The origins and evolution of the Pride flag

Af Camilla Asra Engelby
Fotograf: Samuel Regan Asante via Unsplash

The first widely used rainbow flag was created by Gilbert Baker for the 1978 San Francisco Gay Freedom Day celebration on the request of gay San Francisco City Supervisor Harvey Milk.

The eight colours of the original Pride Flag represent:

  • Hot pink – Sex
  • Red – Life
  • Orange – Healing
  • Yellow – Sunlight
  • Green – Nature
  • Turquoise – Magic/Art
  • Indigo – Serenity
  • Violet – Spirit


Due to a lack of fabric when the demand for pride flags soared after the assassination of Harvey Milk on 27 November 1978, the pink colour was removed. In 1979, Baker intended to decorate street lamps with rainbow banners. To make the process easier, he decided to also remove the turquoise colour from the flag, so he could have a design with an even number of stripes flanking each lamp pole along the streets. This version is widely used to this day.

The Philadelphia Pride Flag or the ‘More colours, more pride’ flag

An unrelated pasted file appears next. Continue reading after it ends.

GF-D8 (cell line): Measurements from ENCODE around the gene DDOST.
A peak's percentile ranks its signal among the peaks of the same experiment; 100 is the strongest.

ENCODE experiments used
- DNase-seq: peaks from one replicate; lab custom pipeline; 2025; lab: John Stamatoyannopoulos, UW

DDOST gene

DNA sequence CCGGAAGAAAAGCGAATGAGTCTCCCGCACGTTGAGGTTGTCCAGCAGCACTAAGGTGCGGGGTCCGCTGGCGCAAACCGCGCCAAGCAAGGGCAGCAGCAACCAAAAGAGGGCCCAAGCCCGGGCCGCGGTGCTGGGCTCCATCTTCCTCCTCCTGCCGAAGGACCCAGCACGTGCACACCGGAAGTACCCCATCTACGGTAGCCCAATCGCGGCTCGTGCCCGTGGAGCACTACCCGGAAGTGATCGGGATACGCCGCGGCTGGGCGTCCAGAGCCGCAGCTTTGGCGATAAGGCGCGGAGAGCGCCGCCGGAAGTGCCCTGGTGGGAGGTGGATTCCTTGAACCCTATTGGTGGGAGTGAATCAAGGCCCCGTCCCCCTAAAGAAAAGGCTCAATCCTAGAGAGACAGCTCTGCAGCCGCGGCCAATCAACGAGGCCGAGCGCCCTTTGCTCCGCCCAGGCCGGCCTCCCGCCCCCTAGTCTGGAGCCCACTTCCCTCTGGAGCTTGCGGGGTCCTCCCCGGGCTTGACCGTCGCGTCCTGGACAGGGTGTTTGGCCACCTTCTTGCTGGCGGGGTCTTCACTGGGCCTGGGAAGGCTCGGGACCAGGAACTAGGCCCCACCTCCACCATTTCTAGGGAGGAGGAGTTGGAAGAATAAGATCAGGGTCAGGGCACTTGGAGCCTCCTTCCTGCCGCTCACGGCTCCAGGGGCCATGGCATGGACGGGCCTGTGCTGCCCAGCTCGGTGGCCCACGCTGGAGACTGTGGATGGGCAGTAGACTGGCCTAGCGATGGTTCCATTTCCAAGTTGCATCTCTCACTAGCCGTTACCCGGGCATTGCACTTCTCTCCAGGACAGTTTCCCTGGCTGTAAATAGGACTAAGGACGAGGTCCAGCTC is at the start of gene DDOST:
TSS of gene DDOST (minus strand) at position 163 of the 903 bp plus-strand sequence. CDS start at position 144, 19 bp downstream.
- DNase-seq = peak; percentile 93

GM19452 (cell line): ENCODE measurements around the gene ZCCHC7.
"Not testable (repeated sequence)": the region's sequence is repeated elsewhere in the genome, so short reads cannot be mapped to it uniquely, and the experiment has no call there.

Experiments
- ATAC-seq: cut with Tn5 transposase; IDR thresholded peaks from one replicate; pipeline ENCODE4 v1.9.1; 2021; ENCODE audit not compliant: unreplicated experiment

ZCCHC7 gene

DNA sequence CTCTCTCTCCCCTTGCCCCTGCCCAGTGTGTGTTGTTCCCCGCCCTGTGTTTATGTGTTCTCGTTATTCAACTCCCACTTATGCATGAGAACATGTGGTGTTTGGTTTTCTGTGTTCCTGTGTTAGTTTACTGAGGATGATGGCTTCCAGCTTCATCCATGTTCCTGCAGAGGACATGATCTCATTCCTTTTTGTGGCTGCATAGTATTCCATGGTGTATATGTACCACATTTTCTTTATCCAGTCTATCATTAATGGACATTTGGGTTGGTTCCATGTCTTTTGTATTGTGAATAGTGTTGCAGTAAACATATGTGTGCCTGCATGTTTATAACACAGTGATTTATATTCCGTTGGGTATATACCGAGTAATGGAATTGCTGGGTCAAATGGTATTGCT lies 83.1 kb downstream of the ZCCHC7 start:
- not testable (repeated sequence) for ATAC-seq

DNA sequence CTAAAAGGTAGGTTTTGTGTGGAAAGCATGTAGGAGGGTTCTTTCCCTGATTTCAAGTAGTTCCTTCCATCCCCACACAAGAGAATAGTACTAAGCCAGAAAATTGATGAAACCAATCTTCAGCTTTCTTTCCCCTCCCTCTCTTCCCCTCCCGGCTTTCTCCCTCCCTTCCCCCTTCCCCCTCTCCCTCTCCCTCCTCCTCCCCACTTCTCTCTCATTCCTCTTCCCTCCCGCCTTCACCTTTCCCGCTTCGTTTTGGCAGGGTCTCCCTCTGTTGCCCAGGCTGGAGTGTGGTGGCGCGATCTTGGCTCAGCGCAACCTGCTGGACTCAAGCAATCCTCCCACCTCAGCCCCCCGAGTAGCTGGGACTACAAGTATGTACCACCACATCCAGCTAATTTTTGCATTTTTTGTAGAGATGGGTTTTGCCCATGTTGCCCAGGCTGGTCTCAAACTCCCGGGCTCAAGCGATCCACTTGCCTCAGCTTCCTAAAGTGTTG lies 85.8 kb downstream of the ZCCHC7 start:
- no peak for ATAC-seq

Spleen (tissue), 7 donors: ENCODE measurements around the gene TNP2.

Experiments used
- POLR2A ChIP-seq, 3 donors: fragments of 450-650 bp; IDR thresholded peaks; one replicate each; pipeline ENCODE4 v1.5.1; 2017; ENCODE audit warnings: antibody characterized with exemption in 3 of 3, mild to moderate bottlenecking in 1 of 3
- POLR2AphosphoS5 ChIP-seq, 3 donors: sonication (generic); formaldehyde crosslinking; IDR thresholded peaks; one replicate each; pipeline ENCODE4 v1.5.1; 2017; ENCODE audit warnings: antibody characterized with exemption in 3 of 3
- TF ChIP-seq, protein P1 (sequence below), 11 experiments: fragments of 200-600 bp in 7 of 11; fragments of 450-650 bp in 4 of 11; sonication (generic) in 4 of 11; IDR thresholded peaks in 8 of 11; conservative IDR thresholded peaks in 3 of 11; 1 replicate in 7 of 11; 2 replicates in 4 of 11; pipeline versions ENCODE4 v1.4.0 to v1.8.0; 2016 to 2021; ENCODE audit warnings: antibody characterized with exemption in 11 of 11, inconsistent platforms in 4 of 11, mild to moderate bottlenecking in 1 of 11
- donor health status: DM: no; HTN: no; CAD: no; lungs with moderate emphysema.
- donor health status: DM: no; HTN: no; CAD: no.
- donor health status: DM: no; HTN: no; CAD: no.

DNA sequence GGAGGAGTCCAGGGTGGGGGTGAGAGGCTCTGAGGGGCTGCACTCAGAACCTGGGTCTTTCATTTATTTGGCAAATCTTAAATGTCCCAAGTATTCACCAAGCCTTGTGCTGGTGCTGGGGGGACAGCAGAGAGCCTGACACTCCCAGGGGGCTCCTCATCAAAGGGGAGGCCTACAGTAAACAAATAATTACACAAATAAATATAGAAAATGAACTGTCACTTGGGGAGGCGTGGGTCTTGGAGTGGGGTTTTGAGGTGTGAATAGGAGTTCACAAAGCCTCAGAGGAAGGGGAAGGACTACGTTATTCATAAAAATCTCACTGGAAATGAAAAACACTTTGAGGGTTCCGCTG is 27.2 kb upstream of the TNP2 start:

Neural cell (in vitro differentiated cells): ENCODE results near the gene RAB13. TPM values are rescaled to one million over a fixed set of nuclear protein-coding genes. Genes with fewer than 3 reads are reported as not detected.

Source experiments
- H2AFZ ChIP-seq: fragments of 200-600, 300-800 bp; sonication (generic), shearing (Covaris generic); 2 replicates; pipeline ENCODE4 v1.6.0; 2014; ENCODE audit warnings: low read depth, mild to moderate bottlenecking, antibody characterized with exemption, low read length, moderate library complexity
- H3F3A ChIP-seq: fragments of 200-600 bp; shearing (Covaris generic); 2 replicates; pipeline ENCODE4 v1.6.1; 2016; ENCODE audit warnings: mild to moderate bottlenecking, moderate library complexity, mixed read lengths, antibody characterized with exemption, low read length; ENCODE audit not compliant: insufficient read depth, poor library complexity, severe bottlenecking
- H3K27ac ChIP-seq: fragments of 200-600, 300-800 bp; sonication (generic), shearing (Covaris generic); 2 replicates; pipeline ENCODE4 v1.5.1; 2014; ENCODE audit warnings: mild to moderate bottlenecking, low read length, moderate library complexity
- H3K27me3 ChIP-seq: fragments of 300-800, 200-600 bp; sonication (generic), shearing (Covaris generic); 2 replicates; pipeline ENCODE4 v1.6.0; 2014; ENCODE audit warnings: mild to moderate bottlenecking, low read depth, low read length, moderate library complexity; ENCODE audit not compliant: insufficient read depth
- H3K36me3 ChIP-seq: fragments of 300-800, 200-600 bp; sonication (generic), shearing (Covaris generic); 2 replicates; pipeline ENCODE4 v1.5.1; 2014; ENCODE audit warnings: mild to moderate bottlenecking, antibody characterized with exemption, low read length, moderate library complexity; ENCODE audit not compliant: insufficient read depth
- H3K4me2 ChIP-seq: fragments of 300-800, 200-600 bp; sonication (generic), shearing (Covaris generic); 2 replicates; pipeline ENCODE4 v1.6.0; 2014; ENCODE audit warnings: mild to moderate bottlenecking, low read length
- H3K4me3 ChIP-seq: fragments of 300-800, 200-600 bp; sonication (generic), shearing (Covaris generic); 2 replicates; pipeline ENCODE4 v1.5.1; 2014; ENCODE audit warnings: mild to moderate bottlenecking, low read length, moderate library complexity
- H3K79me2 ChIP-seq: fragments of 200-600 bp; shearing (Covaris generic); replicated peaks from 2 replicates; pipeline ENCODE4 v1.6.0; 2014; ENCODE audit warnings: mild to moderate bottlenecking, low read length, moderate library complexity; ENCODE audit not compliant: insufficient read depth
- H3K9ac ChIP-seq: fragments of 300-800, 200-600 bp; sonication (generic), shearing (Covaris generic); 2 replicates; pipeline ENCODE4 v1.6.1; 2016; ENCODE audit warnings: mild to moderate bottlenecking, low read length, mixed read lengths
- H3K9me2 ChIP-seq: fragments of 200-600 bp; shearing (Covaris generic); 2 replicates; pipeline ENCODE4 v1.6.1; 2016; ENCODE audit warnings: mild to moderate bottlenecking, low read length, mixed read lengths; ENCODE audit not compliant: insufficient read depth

In 2017, the Philadelphia’s Office of LGBT Affairs led by civil rights activist Amber Hikes worked with the ad agency Tierny to redesign the flag to include two new stripes: black and brown. Those stripes were added to include and honour queer people of colour with the purpose of furthering inclusion in the community, and reflect Gilbert’s wish that the flag should continue to evolve. This flag is known as the Philadelphia Pride Flag or Philly Pride Flag.

The Progress Pride Flag

The progress flag was designed in 2018 by graphic designer Daniel Quasar. The addition

of black, brown, light blue, pink, and white was meant to bring focus on inclusion and progress within the community by centering attention on marginalised people of colour, Trans identities and those living with HIV/AIDS including those we have lost. The Progress Pride Flag became widely used in the #BlackLivesMatter protests that followed the murder of George Floyd.

The intersex-inclusive flag

In 2021, designer Valentino Vecchietti of Intersex Equality Rights UK adapted the Pride Progress flag design to incorporate the intersex flag, creating the Intersex-Inclusive Pride flag.

More info:

Queer X Design – 50 Years of Signs, Symbols, Banners, Logos, and Graphic Art of LGBTQ (2019) by Andy Cambell


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